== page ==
Désirée Fields of Pinsent Masons said it can be difficult to register movements, sounds and other “non-traditional” elements of a mark as a mark. However, ahead of the US Open tennis event which kicks off next week, she said some of the best tennis players in the world may be inspired by Bolt’s trademark application.
“Names and logos are often the primary characteristics by which consumers would recognize a brand, however, athletes, tournament organizers and event sponsors should consider all elements of their sports brand and determine if other elements brands have the potential to add value to a brand and provide opportunities for marketing,” Fields said.
“While it is generally difficult to obtain trademark protection for unusual elements of a mark, some of the world’s top athletes have protected gestures and expressions that are considered unique to them, as this may increase their brand value or allow them to market items,” she says.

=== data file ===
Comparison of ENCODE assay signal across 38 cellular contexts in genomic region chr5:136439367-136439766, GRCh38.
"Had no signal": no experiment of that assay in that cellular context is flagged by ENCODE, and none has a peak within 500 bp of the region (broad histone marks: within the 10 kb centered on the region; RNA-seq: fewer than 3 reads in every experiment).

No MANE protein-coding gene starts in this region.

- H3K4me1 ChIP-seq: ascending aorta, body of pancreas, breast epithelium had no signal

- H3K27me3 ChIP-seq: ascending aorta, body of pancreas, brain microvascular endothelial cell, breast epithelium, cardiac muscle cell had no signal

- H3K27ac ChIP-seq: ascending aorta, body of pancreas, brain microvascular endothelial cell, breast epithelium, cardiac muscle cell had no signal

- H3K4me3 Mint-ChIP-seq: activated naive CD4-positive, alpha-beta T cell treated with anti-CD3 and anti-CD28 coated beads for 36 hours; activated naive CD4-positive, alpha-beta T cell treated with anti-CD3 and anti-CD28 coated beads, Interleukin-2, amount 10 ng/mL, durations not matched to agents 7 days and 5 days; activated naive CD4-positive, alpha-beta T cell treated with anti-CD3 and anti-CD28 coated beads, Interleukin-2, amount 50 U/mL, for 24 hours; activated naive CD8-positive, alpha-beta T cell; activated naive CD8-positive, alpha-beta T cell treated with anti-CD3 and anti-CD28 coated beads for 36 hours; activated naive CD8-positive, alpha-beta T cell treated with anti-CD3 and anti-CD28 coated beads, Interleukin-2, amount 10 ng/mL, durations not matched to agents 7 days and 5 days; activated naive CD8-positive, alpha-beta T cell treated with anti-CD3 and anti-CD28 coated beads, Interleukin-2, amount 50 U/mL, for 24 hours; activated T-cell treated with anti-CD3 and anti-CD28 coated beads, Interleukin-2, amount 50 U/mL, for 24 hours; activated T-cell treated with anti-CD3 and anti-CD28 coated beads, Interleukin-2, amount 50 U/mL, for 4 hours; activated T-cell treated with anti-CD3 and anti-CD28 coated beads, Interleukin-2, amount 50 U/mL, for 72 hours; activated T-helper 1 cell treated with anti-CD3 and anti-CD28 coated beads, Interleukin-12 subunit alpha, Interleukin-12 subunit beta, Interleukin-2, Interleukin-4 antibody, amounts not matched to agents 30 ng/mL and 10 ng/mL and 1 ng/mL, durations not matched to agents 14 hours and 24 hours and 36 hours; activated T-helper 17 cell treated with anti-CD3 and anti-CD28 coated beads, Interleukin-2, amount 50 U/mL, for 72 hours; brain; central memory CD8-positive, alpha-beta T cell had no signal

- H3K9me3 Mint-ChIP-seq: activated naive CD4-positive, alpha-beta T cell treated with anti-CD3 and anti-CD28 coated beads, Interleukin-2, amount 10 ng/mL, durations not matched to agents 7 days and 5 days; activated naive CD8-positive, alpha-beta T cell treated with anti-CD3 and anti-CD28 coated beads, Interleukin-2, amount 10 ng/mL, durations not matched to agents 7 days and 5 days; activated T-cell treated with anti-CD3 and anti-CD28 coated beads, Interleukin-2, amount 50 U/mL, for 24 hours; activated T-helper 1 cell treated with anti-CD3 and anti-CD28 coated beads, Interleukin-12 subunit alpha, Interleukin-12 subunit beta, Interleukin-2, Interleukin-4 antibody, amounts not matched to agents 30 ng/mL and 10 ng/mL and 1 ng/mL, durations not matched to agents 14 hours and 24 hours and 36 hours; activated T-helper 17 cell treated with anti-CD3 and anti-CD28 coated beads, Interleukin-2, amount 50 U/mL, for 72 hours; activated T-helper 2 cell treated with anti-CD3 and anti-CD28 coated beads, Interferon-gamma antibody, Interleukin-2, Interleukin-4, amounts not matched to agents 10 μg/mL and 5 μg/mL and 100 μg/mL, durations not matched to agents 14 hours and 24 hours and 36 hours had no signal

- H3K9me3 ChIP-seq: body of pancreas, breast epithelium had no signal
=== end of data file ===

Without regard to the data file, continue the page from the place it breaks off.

According to Fields, a mark must be sufficiently distinctive and unique to a player in order to attract trademark protection. She said it would be “highly doubtful” if an athlete would be granted a monopoly on something like an underarm serve, unless there was perhaps something particularly unusual about the execution of the serve. this service.
The “trademark” underarm serve of “Nick Kyrgios”, the Black Panther “Wakanda forever” salute that Gael Monfils executes to celebrate his victories, and the breathtaking celebration of Novak Djokovic at the four sides of the stadium or his ceremonial eating weed every time he wins the Wimbledon championships are moves that will likely be globally recognizable,” Fields said. “The real question is whether any of these recognizable features could be protected by trademarks.”
Tennis players have successfully registered trademarks of their own in the past.
Fields said: “Niclas Kroon, known for the ‘Vicht’ salute, registered the rights to an associated mark in 1988. When he forgot to renew the registration, Lleyton Hewitt, who had himself adopted that symbol, took advantage of this and registered the trademark for clothing and accessories.”
“Anyone who knows tennis will associate the words ‘You can’t be serious’ with John McEnroe – a phrase he owned the trademark rights to,” she said.